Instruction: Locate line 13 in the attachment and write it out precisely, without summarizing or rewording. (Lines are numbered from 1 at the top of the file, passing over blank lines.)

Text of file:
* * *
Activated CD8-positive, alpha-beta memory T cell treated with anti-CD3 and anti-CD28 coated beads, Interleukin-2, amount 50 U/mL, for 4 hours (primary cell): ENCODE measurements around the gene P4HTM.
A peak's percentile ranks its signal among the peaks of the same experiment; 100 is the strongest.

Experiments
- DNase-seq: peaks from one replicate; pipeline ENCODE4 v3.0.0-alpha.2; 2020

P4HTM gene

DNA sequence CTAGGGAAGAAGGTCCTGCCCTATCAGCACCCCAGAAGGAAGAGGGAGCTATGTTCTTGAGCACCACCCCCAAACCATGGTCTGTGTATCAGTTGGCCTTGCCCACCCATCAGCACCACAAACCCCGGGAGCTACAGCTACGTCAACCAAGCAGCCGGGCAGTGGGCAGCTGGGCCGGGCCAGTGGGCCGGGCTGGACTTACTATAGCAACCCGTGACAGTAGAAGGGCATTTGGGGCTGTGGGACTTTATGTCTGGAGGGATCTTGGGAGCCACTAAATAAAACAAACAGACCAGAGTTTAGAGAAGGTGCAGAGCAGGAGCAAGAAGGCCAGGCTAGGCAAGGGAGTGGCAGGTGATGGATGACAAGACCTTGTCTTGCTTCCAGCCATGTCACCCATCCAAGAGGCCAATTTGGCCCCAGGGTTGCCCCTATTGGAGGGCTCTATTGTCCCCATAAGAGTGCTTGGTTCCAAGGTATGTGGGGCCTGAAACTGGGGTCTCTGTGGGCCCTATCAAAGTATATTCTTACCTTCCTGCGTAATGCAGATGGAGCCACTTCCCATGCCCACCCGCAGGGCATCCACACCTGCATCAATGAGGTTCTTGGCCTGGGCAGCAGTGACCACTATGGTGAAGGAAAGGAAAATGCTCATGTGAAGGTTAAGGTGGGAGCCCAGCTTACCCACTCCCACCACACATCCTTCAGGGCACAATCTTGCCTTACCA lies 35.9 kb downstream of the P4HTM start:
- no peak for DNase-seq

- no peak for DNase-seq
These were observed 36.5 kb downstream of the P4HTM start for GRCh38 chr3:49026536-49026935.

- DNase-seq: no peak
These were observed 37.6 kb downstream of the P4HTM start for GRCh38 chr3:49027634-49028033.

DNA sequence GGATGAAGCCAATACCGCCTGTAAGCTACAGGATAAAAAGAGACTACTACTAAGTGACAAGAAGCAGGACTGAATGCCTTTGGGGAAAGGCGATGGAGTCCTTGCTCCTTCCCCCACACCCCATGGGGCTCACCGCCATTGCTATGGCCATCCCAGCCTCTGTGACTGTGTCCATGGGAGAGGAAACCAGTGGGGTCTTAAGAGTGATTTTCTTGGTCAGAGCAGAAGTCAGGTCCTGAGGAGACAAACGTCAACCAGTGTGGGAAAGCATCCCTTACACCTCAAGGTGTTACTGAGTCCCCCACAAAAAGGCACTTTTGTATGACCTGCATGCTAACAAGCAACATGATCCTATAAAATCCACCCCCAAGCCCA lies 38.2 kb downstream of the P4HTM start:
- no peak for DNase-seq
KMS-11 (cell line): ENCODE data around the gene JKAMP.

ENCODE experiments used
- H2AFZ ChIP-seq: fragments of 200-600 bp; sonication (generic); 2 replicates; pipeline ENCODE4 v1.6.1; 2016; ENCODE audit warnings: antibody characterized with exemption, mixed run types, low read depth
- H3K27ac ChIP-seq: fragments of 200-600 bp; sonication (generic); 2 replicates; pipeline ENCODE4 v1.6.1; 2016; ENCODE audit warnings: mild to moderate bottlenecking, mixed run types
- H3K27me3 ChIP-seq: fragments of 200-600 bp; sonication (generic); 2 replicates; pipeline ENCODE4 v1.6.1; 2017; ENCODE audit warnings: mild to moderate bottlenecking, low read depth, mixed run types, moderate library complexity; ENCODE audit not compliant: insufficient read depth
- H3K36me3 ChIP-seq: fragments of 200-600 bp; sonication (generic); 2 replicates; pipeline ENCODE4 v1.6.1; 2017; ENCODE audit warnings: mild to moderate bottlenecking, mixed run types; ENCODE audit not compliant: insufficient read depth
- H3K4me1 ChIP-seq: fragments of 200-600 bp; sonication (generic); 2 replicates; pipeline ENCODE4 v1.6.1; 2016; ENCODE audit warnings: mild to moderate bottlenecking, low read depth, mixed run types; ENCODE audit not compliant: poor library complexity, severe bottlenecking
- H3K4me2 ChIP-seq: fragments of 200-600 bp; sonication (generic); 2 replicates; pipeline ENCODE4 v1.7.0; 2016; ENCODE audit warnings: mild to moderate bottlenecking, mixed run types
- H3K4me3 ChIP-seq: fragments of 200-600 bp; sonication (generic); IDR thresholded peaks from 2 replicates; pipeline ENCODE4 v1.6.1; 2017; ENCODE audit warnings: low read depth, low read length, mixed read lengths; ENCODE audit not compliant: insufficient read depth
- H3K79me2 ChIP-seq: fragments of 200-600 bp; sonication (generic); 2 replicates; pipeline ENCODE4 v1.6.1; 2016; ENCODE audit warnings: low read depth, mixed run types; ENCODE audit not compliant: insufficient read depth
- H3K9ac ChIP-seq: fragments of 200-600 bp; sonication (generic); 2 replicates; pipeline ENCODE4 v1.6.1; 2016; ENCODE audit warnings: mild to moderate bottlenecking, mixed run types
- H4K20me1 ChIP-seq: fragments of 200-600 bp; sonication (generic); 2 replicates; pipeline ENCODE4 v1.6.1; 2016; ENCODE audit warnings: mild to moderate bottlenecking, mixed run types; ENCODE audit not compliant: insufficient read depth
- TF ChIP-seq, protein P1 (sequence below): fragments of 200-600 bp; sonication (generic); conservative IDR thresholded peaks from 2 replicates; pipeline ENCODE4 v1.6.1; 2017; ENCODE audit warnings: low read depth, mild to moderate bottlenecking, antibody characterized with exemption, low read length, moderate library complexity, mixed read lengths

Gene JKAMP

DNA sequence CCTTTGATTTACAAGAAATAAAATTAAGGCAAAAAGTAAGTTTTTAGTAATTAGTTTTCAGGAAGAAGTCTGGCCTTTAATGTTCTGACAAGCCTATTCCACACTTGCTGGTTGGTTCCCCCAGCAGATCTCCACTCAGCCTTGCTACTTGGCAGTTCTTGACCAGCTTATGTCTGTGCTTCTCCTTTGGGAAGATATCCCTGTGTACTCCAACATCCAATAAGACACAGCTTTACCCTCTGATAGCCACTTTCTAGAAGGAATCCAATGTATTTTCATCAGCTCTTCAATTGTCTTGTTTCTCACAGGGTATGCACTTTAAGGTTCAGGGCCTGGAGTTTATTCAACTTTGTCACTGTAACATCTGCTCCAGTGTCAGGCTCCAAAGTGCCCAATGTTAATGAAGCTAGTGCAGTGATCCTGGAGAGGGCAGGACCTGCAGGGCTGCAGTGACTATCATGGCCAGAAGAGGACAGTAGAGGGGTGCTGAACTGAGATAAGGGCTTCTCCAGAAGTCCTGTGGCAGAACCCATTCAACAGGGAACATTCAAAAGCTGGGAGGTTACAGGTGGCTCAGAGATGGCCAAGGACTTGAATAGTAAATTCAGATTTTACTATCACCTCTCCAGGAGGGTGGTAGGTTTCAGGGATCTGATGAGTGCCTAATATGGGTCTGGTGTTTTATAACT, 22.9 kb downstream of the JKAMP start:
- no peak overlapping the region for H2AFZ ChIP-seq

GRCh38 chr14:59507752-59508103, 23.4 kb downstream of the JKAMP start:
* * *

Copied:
- no peak for DNase-seq